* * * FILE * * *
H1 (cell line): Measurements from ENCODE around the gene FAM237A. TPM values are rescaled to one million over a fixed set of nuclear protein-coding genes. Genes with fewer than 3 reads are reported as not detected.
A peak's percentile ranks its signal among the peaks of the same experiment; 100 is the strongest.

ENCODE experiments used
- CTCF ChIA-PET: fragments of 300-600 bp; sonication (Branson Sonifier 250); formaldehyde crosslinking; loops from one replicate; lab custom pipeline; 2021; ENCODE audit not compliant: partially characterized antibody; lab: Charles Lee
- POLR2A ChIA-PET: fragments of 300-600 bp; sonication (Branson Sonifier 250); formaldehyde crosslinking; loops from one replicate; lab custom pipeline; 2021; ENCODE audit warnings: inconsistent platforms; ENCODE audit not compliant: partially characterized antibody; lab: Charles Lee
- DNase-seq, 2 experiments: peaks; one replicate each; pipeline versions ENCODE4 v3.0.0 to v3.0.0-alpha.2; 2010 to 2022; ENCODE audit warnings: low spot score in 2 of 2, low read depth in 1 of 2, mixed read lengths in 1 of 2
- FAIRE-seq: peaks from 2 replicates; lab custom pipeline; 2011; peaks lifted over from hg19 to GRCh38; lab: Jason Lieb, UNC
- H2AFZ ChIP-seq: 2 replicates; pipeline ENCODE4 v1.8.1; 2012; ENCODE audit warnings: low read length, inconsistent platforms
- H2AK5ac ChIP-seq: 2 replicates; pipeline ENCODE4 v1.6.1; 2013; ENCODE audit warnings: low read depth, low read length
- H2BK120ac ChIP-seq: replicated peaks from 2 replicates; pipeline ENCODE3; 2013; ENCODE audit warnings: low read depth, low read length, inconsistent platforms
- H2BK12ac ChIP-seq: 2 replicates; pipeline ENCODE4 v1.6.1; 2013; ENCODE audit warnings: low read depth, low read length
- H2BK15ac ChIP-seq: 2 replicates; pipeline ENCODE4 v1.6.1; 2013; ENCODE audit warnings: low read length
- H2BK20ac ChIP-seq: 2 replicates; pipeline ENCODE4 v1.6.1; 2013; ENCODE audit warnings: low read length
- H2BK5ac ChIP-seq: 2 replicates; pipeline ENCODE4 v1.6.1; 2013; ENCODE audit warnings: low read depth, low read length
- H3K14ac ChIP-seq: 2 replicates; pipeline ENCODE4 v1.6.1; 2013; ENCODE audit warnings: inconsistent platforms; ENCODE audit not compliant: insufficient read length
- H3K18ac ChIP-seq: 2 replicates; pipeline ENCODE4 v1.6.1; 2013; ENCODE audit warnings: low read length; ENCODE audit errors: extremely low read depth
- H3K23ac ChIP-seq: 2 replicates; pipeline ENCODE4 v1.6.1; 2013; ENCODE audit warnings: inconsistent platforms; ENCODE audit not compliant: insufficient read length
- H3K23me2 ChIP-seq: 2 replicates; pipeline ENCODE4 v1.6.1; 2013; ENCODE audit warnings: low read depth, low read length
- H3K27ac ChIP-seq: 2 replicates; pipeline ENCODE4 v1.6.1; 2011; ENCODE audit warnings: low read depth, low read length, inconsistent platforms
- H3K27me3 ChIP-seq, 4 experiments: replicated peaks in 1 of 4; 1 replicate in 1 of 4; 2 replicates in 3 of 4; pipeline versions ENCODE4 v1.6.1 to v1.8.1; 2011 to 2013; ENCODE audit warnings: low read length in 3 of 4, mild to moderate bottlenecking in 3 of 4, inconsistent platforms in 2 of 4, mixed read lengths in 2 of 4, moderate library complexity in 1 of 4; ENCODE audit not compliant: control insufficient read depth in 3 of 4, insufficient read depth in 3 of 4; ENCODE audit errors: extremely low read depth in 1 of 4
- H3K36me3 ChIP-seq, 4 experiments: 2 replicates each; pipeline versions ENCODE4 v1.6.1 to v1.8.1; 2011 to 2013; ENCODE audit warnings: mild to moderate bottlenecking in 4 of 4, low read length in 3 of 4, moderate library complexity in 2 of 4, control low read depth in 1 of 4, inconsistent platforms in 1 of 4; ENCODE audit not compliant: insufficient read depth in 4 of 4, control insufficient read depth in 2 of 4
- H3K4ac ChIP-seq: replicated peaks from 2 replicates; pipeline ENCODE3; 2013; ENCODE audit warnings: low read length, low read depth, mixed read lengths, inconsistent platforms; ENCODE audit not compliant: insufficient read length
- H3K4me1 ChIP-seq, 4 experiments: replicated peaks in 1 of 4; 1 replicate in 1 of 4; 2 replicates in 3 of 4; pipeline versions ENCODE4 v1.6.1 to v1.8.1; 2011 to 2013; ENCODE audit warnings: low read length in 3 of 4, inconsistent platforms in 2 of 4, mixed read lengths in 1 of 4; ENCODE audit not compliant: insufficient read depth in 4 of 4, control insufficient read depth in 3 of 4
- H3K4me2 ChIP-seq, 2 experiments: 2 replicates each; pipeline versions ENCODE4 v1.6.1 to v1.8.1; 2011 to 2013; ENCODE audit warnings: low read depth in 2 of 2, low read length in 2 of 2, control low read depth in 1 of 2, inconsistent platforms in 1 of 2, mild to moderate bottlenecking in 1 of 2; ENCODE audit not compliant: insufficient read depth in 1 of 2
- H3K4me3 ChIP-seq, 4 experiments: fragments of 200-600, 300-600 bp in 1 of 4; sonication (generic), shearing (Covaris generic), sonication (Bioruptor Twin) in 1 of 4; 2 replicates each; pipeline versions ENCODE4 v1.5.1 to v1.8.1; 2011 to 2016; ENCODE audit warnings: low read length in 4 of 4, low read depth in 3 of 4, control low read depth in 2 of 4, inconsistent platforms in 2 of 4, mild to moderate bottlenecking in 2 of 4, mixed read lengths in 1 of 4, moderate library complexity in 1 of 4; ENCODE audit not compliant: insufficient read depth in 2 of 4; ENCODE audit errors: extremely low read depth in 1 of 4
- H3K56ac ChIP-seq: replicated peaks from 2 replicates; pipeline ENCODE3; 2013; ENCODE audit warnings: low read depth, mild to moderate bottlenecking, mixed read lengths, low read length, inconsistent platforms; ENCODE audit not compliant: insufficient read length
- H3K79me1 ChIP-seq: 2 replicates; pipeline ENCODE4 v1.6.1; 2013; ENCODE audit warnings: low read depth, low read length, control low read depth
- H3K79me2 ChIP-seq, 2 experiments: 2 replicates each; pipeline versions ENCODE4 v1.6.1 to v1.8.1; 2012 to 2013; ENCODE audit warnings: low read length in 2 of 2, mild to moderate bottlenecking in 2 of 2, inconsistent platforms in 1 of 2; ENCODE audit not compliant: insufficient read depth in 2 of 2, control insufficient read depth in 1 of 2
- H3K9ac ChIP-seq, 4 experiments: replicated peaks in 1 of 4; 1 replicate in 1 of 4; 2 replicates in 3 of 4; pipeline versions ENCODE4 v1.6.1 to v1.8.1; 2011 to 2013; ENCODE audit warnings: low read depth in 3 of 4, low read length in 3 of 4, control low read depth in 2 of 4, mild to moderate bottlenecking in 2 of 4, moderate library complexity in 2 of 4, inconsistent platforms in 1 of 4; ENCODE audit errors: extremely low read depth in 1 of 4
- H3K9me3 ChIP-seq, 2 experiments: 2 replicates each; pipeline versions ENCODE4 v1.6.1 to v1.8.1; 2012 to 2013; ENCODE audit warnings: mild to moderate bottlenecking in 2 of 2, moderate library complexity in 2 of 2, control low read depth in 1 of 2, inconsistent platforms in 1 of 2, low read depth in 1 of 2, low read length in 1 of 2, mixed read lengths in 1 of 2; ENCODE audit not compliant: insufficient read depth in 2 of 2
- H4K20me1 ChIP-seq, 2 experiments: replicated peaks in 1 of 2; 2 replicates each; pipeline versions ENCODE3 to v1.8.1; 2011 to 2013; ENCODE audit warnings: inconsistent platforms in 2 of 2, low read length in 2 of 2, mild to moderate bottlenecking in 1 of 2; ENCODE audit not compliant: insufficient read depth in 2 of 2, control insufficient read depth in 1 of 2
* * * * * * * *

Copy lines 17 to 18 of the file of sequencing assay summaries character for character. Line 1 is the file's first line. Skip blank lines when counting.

- H3K23ac ChIP-seq: 2 replicates; pipeline ENCODE4 v1.6.1; 2013; ENCODE audit warnings: inconsistent platforms; ENCODE audit not compliant: insufficient read length
- H3K23me2 ChIP-seq: 2 replicates; pipeline ENCODE4 v1.6.1; 2013; ENCODE audit warnings: low read depth, low read length